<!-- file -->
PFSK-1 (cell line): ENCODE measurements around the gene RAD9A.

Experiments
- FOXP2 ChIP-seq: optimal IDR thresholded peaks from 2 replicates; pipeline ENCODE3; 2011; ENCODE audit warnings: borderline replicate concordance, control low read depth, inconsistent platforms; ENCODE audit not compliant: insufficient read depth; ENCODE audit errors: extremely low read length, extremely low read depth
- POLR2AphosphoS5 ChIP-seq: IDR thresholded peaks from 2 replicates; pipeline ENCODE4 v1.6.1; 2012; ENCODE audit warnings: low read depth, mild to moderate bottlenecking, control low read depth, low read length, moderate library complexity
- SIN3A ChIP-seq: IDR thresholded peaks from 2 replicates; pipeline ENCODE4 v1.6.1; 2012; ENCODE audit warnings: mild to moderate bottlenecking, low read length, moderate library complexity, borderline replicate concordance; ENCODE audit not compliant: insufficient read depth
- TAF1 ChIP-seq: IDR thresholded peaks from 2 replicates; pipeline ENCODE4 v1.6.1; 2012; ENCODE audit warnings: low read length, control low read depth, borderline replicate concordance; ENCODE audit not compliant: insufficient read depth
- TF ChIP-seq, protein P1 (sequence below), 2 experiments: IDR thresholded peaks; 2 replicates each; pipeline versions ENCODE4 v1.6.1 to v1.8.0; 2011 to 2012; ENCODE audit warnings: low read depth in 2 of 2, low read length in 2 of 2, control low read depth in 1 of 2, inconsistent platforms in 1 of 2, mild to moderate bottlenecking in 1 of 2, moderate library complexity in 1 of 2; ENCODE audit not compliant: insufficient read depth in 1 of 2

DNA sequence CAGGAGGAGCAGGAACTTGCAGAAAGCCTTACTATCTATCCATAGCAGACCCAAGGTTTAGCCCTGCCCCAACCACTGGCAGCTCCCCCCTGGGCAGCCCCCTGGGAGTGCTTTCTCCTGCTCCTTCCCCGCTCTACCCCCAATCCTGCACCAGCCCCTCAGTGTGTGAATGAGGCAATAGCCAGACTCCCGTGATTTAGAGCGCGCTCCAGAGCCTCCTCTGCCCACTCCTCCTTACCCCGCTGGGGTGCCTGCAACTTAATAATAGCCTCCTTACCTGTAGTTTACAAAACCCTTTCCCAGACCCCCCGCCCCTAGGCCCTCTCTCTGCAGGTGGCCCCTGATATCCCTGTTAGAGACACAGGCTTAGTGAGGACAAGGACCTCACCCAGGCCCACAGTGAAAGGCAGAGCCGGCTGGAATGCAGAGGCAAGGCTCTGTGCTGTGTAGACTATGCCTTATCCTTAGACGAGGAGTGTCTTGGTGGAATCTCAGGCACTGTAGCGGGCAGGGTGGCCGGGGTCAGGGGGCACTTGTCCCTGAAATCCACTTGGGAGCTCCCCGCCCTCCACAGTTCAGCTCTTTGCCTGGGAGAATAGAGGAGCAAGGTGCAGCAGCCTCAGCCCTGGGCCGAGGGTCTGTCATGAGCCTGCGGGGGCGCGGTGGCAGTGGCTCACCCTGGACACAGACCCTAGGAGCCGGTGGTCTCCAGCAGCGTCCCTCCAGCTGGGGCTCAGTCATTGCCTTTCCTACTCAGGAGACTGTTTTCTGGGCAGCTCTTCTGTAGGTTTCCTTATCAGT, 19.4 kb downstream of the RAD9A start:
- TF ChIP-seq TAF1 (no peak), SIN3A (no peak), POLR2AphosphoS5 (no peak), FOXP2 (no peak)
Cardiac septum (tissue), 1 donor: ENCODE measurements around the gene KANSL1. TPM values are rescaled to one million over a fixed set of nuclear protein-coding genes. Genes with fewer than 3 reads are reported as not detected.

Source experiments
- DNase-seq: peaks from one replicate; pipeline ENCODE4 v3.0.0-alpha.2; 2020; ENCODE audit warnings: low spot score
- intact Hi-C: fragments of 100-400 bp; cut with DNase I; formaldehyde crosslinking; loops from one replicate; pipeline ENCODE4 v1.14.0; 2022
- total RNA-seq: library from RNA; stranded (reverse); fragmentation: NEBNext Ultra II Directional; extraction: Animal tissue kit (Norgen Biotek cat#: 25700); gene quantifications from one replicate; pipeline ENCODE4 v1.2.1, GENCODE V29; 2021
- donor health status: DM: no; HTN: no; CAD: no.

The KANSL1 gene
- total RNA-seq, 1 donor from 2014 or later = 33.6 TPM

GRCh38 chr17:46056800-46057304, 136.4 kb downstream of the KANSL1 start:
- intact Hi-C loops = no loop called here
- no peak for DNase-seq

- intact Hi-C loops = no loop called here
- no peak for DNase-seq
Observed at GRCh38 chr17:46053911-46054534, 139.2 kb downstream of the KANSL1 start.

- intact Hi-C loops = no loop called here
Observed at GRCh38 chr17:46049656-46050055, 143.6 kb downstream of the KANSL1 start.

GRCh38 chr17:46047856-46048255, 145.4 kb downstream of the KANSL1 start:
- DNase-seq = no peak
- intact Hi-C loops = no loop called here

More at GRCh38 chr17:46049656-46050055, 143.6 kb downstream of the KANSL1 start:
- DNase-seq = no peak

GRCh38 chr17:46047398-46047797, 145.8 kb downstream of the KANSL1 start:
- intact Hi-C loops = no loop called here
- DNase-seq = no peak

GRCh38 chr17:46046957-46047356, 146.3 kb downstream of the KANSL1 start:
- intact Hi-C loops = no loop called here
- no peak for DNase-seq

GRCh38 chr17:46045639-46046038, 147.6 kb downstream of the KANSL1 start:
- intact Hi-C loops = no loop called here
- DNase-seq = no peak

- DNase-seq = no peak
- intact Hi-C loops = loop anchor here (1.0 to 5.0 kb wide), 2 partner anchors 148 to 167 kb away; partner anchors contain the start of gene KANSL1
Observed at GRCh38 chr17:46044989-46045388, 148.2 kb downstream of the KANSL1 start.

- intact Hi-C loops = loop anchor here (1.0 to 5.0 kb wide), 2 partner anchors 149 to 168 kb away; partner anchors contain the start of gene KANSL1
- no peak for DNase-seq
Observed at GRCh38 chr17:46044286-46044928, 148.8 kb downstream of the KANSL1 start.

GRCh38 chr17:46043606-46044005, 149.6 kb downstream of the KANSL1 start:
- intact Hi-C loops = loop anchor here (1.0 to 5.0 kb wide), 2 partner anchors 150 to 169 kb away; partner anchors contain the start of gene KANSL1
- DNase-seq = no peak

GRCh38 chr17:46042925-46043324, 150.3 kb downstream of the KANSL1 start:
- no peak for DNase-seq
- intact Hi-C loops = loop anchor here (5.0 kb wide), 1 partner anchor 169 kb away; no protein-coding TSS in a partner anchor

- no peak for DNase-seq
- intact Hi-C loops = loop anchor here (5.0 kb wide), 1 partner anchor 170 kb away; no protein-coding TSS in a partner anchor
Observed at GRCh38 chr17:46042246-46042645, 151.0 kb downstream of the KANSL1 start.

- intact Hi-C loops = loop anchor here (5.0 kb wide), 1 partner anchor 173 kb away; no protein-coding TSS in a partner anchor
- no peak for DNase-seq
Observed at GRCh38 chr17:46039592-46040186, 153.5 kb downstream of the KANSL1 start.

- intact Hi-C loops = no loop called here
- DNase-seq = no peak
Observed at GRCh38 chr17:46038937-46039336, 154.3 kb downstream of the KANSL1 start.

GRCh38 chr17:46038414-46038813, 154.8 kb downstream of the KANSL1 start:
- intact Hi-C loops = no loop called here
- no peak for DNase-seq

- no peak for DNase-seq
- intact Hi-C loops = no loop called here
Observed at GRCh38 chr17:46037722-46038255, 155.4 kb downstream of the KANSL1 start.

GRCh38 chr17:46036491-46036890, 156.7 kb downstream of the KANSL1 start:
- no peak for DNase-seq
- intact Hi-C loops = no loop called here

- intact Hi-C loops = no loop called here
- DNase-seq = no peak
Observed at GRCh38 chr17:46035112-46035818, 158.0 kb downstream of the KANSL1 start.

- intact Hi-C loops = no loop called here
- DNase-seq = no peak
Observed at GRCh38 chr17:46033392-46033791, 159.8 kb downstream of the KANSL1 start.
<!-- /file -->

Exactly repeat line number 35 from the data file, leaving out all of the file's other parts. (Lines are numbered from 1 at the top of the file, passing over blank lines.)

- intact Hi-C loops = no loop called here